Major Amendments to the Credit Information Act Passed by National Assembly

On January 9, 2020, amendments to the Credit Information Use and Protection Act (“Credit Information Act”) were passed during a plenary session of the National Assembly. These amendments to the Credit Information Act (“Amendments”) were passed in tandem with respective amendments to the Personal Information Protection Act (“PIPA”) and the Act on Promotion of Information and Communications Network Utilization and Information (“Network Act”). The PIPA, the Network Act, and the Credit Information Act are collectively referred to as Korea’s 3 major data privacy laws (“Three Data Laws”). The main objectives behind the Amendments are (1) promotion of the data economy in the financial sector by, inter alia, establishing the statutory basis for the analysis and utilization of big data, (2) reform of the legal framework for the regulation of industries related to credit information by, inter alia, introducing the concept of credit information self-management (“MyData”) and revamping the existing system for regulating credit bureaus (“CBs”) that carry out credit evaluations of individuals, and (3) reinforcement of data protection in the financial sector by, inter alia, introducing the right to request transmission of personal credit information and the right to challenge decisions based on profiling.

The Amendments are expected to serve as a catalyst for the increased utilization of big data and convergence of data in the financial sector, and lead to the emergence of innovative services (e.g., customized financial services catering to the needs of individual customers) and new industries related to data (e.g., MyData services, non-financial CBs). In addition, the Amendments have been designed to enhance interoperability with the European Union’s General Data Protection Regulation (“GDPR”) as well as the data protection regulations of other countries and thus, are expected to facilitate the processing of data by Korean companies when they conduct business abroad.

The Amendments are expected to go into effect in late July or early August of this year (which will be 6 months from their promulgation date). Key provisions of the Amendments are summarized below.

1. Key Provisions of the Amendments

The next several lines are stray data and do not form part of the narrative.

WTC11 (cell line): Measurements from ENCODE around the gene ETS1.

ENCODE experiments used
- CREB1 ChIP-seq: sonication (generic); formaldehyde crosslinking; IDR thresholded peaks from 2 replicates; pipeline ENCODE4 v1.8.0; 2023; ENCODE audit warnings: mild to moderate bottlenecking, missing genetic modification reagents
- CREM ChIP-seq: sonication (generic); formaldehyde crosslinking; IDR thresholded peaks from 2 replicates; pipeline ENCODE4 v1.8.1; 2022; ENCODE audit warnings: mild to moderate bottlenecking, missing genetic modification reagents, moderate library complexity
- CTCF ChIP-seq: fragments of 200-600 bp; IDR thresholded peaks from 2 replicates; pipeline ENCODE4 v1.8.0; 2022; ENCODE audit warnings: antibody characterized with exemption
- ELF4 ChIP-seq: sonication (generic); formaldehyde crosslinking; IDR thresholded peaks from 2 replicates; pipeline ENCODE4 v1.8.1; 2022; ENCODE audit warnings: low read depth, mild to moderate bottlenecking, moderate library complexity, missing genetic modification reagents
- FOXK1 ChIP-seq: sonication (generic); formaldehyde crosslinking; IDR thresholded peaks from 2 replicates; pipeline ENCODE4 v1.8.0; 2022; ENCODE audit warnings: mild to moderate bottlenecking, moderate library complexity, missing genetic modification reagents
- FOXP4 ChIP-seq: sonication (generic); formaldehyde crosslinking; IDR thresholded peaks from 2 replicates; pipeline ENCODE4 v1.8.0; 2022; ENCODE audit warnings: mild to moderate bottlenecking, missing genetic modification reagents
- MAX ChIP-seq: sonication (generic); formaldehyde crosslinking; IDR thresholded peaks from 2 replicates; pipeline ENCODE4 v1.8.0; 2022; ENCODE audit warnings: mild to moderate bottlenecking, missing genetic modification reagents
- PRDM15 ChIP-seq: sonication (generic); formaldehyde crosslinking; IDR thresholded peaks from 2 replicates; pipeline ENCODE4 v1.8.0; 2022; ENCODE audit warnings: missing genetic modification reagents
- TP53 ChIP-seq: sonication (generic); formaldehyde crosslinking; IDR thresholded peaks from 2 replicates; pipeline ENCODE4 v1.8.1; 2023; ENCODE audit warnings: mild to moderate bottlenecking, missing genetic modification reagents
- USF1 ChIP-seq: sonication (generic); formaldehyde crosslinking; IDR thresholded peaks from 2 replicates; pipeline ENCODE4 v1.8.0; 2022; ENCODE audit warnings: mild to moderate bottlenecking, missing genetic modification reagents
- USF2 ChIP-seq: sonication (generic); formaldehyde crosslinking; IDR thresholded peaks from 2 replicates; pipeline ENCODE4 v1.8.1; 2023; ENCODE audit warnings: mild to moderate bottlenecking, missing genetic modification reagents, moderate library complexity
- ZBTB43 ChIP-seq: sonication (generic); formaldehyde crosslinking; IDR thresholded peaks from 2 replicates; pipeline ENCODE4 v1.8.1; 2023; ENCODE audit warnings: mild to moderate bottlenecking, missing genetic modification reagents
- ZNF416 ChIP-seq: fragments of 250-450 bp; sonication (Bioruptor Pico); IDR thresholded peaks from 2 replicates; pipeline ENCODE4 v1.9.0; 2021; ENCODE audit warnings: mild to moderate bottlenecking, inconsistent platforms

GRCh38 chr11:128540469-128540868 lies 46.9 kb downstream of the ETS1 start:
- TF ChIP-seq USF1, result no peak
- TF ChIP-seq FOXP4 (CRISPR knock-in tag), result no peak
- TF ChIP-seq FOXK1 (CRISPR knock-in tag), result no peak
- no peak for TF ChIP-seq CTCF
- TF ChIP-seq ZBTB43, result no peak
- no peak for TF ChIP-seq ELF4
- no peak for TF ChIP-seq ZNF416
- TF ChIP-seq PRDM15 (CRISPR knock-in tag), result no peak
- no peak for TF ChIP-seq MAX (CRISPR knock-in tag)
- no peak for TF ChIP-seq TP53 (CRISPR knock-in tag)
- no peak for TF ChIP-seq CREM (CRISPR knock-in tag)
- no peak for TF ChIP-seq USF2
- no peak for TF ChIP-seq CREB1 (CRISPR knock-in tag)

• In line with the aforementioned amendments to the PIPA, the Amendments also introduce the concepts of “pseudonymized information”, “pseudonymization”, and “anonymization”. Please refer to our newsletter dated January 14, 2020 (“Major Amendment to the Personal Information Protection Act Passed by National Assembly”) for more information on these concepts.
  • The Amendments permit credit information handlers to provide personal credit information to third parties without the consent of personal credit information subjects to the extent such provision is not inconsistent with the original purpose of collection after considering factors such as the circumstances surrounding the collection of personal credit information, the potential impact to personal credit information subjects, and whether necessary safeguards have been implemented to ensure the security of personal credit information.
  • The Amendments breakdown CBs into subcategories (whereas under the current Credit Information Act, CBs are defined rather broadly without such distinction) such as “CBs for individuals,” “CBs for sole proprietorships,” and “CBs for corporations” while relaxing regulatory entry barriers for each subcategory. In addition, CBs are no longer prohibited from engaging in other types of commercial enterprise so long as there is no risk of harming credit information subjects or undermining the soundness of credit transactions due to such commercial endeavors.
  • The concept of MyData services will be introduced which will allow individuals to, among other things, conduct integrated searches of their own credit information as well as carry out credit and asset self-management.